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College students mean $3.5B to capital economy

Impact DataSource prepared the analysis on eight Hinds County colleges and universities, including Belhaven, Hinds, Jackson State, Millsaps, Mississippi College, Tougaloo, Virginia College and University of Mississippi Medical Center showing the economic impact of nearly $3.5 billion.

Impact DataSource prepared the analysis on eight Hinds County colleges and universities, including Belhaven, Hinds, Jackson State, Millsaps, Mississippi College, Tougaloo, Virginia College and University of Mississippi Medical Center showing the economic impact of nearly $3.5 billion.

Economic development team launches program aimed at increasing enrollment in Hinds County

 

With an economic impact of nearly $3.5 billion in Hinds County, college education is big business. Because of that, The Hinds County Economic Development District (HCEDD) has launched a campaign aimed at increasing enrollment in the county’s colleges and universities. 

“We just kicked off the campaign,” said Blake Wilson, executive director of the HCEDD. “We commissioned a report on the economic impact of higher education institutions in Hinds County during 2009, and the results were staggering.”

Impact DataSource prepared the impact analysis on eight Hinds County colleges and universities: Belhaven, Hinds, Jackson State, Millsaps, Mississippi College, Tougaloo, Virginia College and University of Mississippi Medical Center. 

“If the economic impact is that significant already, imagine what it would be if we brought in even more students from outside the county,” said Wilson. “Once they’re here, they may even decide to settle here after college. The long term effects could be quite positive.”

Betsy Bradley, a Greenville native, did just that. “I came to Jackson to college because Millsaps College was in Jackson. I looked at several schools inside the state and out, but I felt that Millsaps would give me the best educational experience and fit my learning style the best. Millsaps was also a factor in my continued stay in Jackson, although I left for a while for graduate school, because I continued my relationship with the college by teaching there. Then as I learned more about the larger community in Jackson, I grew passionate about its cultural heritage and felt that I could make a difference serving Jackson in the arts. It’s been a very happy choice for me and for my family.” Bradley now serves as director of the Mississippi Museum of Art.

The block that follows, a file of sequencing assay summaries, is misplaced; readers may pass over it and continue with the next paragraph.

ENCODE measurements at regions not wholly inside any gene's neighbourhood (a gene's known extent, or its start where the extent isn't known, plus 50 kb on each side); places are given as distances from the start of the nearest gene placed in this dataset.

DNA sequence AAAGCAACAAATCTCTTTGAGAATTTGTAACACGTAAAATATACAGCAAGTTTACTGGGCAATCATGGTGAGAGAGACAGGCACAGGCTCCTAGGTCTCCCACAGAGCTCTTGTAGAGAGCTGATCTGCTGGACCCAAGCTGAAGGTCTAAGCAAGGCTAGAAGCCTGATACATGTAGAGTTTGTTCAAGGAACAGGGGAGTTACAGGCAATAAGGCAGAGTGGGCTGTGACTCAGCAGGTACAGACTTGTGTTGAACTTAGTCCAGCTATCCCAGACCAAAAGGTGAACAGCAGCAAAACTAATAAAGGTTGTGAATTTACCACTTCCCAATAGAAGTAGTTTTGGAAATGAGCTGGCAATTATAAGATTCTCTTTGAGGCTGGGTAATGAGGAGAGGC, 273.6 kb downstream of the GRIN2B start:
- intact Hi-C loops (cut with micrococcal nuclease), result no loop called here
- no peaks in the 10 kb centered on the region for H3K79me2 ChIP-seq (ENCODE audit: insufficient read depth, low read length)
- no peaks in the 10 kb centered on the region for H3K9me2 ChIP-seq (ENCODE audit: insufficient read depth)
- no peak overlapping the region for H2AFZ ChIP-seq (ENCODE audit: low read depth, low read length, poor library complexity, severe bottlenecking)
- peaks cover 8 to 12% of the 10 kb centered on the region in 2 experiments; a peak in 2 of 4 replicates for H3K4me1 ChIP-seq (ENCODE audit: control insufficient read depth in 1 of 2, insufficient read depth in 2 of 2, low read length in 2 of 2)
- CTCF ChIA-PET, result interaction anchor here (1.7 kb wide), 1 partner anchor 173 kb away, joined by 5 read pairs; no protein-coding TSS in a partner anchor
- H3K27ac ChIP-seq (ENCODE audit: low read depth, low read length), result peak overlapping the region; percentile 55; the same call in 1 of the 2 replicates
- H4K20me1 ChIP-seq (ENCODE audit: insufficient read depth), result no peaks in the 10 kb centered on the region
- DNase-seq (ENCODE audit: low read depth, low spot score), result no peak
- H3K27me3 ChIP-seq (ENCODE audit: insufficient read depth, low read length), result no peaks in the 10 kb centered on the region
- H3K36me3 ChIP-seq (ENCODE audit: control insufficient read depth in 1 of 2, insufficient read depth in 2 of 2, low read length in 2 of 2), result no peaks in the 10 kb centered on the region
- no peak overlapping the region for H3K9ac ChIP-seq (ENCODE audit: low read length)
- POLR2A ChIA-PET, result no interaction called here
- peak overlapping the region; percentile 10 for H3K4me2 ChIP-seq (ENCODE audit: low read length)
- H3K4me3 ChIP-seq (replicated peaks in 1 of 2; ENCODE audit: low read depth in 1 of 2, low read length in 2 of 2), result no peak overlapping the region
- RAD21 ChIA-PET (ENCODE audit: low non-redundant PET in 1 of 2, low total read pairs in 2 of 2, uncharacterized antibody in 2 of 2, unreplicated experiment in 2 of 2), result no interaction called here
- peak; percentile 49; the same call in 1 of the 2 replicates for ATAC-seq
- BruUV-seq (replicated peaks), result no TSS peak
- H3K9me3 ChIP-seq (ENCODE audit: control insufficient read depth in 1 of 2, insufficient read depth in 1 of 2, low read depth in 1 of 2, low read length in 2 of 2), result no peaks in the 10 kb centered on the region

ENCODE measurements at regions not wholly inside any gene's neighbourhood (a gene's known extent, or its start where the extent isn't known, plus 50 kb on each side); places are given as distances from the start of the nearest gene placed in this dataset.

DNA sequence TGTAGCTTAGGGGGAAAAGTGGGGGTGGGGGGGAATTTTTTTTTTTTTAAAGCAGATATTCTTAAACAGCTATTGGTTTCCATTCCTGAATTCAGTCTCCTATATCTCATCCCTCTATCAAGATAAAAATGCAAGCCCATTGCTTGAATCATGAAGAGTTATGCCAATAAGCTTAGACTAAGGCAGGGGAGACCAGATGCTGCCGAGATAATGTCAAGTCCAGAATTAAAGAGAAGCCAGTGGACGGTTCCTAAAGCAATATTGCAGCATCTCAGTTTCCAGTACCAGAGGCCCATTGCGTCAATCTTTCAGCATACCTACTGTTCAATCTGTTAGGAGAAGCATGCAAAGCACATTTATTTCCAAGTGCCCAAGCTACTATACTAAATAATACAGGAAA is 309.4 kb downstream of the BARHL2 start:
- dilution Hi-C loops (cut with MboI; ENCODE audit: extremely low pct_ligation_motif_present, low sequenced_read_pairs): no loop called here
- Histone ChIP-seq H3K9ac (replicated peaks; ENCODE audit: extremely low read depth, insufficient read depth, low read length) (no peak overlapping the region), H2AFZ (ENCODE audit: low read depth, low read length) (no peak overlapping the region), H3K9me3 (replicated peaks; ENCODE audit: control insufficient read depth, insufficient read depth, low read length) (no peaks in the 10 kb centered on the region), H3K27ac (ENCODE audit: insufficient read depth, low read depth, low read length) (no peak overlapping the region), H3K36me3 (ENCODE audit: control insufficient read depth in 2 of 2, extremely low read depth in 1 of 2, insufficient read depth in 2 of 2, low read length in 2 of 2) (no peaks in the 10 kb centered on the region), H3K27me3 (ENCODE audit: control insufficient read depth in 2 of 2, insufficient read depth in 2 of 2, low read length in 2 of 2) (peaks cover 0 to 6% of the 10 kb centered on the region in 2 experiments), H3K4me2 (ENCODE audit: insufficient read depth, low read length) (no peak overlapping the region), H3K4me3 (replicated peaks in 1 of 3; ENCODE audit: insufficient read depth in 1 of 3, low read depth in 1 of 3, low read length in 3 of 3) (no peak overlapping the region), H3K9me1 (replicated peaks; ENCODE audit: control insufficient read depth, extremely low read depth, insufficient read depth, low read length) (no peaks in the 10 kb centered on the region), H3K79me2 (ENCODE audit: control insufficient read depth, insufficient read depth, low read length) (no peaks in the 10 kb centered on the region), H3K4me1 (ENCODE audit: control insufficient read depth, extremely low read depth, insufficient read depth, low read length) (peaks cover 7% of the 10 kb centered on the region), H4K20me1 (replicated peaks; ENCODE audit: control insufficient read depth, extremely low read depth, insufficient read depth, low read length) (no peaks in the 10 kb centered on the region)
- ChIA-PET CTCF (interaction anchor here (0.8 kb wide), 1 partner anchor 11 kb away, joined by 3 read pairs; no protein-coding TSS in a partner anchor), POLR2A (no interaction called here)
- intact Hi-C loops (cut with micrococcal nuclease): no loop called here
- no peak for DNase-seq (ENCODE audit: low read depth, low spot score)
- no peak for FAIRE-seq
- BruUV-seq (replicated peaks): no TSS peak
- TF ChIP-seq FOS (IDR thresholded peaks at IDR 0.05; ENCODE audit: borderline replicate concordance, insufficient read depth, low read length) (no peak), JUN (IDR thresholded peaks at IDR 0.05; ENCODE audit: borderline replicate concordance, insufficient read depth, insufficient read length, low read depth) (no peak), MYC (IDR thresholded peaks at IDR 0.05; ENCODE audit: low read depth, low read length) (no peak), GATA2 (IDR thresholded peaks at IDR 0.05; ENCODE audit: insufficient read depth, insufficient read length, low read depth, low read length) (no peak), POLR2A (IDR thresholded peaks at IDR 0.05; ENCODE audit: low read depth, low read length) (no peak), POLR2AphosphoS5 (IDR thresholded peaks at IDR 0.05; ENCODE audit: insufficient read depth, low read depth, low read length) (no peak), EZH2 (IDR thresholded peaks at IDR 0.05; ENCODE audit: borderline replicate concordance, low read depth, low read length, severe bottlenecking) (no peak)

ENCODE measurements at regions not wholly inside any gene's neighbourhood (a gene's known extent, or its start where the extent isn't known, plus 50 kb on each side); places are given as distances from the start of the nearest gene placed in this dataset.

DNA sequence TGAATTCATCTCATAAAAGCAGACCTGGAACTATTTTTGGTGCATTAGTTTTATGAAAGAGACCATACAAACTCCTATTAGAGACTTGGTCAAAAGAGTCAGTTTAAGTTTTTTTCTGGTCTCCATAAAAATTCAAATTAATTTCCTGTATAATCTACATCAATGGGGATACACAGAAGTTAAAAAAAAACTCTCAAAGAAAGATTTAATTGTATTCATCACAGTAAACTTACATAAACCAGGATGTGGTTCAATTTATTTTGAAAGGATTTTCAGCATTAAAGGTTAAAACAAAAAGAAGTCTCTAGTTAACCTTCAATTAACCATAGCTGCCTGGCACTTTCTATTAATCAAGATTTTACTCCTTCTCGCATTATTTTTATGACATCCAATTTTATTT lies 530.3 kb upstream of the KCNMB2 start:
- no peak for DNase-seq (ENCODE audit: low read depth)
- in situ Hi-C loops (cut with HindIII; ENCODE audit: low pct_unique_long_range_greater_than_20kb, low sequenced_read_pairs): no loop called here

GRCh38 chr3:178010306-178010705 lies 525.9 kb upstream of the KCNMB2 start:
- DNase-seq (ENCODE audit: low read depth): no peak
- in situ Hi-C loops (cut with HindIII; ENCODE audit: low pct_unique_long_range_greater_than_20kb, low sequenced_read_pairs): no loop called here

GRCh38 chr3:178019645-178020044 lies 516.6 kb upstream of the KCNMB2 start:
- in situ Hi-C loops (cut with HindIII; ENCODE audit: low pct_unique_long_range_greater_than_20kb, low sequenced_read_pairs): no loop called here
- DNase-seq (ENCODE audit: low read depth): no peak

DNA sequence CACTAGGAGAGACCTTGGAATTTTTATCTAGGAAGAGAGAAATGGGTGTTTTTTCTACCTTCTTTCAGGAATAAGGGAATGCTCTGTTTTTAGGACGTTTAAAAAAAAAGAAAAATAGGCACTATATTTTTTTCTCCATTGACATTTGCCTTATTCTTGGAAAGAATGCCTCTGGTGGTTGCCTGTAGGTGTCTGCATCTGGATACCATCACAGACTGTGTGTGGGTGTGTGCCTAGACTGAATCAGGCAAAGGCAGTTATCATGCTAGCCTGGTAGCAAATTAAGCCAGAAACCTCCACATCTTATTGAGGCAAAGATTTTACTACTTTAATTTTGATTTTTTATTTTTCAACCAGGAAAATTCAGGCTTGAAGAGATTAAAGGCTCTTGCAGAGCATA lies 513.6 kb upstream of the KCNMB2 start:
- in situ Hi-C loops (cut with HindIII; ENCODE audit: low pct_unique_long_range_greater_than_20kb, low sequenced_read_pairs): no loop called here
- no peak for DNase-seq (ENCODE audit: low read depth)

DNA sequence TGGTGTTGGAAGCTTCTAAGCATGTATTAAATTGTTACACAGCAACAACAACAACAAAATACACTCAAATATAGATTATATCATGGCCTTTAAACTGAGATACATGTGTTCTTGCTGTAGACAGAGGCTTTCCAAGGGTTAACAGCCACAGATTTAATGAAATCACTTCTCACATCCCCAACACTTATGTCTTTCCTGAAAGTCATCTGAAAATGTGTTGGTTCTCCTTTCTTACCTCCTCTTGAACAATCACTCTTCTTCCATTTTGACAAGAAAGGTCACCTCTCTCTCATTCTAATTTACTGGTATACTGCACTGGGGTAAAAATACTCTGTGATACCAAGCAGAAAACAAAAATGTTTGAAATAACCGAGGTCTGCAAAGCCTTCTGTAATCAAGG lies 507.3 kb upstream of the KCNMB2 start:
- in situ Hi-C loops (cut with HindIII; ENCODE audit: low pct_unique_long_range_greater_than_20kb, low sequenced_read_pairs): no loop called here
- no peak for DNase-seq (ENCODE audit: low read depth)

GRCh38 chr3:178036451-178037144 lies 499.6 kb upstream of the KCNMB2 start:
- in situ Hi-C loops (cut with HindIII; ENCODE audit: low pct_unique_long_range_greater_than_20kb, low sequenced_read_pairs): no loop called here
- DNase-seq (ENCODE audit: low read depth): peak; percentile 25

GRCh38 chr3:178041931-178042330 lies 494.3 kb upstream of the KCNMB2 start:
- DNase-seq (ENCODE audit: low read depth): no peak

“Ultimately, what we have is higher-educated students coming out into the workforce,” Wilson explained. “That only helps the businesses in our area. Therefore, it makes sense to bring the institutions together to bring a common face to this drive.”

Wilson said that the campaign will be conveyed to the public via television commercials and as many cross promotions as possible with organizations willing to put the logo on their websites to link back to the HCEDD. 

“The campaign will convey the numerous educational opportunities in Hinds County, and that’s information that businesses and industries that are considering locating in Hinds County will find useful,” said Patti Wade, director of communications and marketing for Millsaps College. “Millsaps is known for its academic strength, spirit of community service and national-caliber faculty. Many of our faculty and staff reside in Hinds County, and the college draws visitors to the area. They do business with many businesses in Hinds County and contributes to the overall well being of Hinds County and the metro area.”

Wade said that the campaign will also communicate to potential students the educational choices in Hinds County and help them see that they will be part of a vibrant college-age community if they choose to be educated here. “Millsaps is a college of arts, humanities, sciences, business and education. Our graduates are nimble learners who are poised to become principled and compassionate leaders in our society. Any time we can let others from within the state or across the country know about Millsaps, we see that as a positive opportunity.”

With over 38,000 college students enrolled in Hinds County colleges and universities, the impact on housing, restaurants, clubs, grocery stores, and other places college students spent money is significant. Factor in the faculty, staff and in some cases, the families of the students, and it’s easy to see why the campaign is a good idea.

“We are looking at things that make sense to do collectively with the colleges,” Wilson said. “Until now, the colleges have pretty much put forth individual recruiting and marketing efforts. This will allow them to participate in things together now, such as joint job fairs and other things that may make sense to do statewide. We are hoping that this will eventually be a self-sustaining campaign, supported by area businesses.”

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